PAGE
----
Blue whales may be the biggest animals in the world, but they're also some of the hardest to find.
Not only are they rare (it's estimated that less than 0.15 per cent of blue whales in the Southern Hemisphere survived whaling), they're also reclusive by nature and can cover vast areas of ocean.
But now, a team of scientists led by UNSW Sydney are confident they've discovered a new population of pygmy blue whales, the smallest subspecies of blue whales, in the Indian Ocean.
And it was the whales' powerful singing - recorded by underwater bomb detectors - that gave them away.
"We've found a whole new group of pygmy blue whales right in the middle of the Indian Ocean," says UNSW Professor Tracey Rogers, marine ecologist and senior author of the study.
"We don't know how many whales are in this group, but we suspect it's a lot by the enormous number of calls we hear."
The discovery was made possible using data from the Comprehensive Nuclear-Test-Ban Treaty Organization (CTBTO), an organisation that monitors international nuclear bomb testing.
Since 2002, the CTBTO have been using advanced underwater microphones (called 'hydrophones') to detect soundwaves from potential nuclear bomb tests. The recordings - which pick up many other detailed ocean sounds - are available to scientists to use for their marine science research.
The UNSW-led team were studying the data when they found an unusually strong signal: a whale song that had previously been identified in the recordings, but that scientists still knew little about. After closely studying its composition (details like the song's structure, frequency and tempo), they realised that it belonged to a group of pygmy blue whales - but not any of the ones previously recorded in the area.
"I think it's pretty cool that the same system that keeps the world safe from nuclear bombs allows us to find new whale populations, which long-term can help us study the health of the marine environment," says Prof. Rogers.
Pygmy blue whales are the smallest members of the blue whale family, but that's the only small thing about them: they can reach up to 24 metres' long, which is almost the length of two standard buses.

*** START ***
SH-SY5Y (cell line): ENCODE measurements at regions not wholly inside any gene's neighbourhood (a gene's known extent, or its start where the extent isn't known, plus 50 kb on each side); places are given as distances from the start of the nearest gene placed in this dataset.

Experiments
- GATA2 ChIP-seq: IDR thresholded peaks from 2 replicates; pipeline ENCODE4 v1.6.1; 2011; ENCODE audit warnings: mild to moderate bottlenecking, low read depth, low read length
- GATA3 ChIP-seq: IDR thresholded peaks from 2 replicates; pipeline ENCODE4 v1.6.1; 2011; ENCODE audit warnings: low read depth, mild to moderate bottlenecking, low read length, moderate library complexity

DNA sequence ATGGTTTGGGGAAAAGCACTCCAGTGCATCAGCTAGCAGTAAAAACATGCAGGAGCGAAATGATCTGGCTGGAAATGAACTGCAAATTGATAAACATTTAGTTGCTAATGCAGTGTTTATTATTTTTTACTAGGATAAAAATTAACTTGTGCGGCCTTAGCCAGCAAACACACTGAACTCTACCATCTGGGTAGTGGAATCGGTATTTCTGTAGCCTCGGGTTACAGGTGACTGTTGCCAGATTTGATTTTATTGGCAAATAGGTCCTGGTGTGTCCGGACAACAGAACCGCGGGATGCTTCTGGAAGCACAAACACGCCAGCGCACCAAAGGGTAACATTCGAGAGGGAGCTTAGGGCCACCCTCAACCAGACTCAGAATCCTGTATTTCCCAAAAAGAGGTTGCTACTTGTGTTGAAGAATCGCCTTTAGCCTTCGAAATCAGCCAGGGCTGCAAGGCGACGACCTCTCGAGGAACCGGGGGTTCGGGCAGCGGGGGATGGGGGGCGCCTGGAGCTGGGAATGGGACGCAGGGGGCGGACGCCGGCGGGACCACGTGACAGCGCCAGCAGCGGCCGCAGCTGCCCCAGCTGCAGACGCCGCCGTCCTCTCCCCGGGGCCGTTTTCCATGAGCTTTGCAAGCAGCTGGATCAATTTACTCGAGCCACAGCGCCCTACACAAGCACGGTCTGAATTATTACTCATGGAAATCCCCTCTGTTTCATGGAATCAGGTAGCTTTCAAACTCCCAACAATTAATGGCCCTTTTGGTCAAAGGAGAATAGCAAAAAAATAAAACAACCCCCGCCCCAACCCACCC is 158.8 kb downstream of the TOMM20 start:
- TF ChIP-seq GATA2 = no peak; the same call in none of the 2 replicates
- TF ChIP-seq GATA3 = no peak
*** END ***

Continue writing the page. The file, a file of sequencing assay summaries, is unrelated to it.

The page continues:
If visual sightings confirm this new population, they would become the fifth population of pygmy blue whales to be discovered in the Indian Ocean.
"Blue whales in the Southern Hemisphere are difficult to study because they live offshore and don't jump around - they're not show-ponies like the humpback whales," says Prof. Rogers.
"Without these audio recordings, we'd have no idea there was this huge population of blue whales out in the middle of the equatorial Indian Ocean."
A chorus of whales
Dr Emmanuelle Leroy, the lead author of the study and former postdoctoral researcher at UNSW Science, is a bioacoustician - someone who studies how animals create and receive sounds. She was studying the CTBTO data when she noticed a peculiar pattern emerging.
"At first, I noticed a lot of horizontal lines on the spectrogram," says Dr Leroy. "These lines at particular frequencies reflect a strong signal, so there was a lot of energy there."
To find out if the signal was a random blip or something more, Dr Leroy and the team scanned 18 years' worth of CTBTO data - the entire available dataset since the recording started - to look for any wider patterns.
They found the songs weren't just a random occurrence.
"Thousands of these songs were being produced every year," she says. "They formed a major part of the ocean's acoustic soundscape.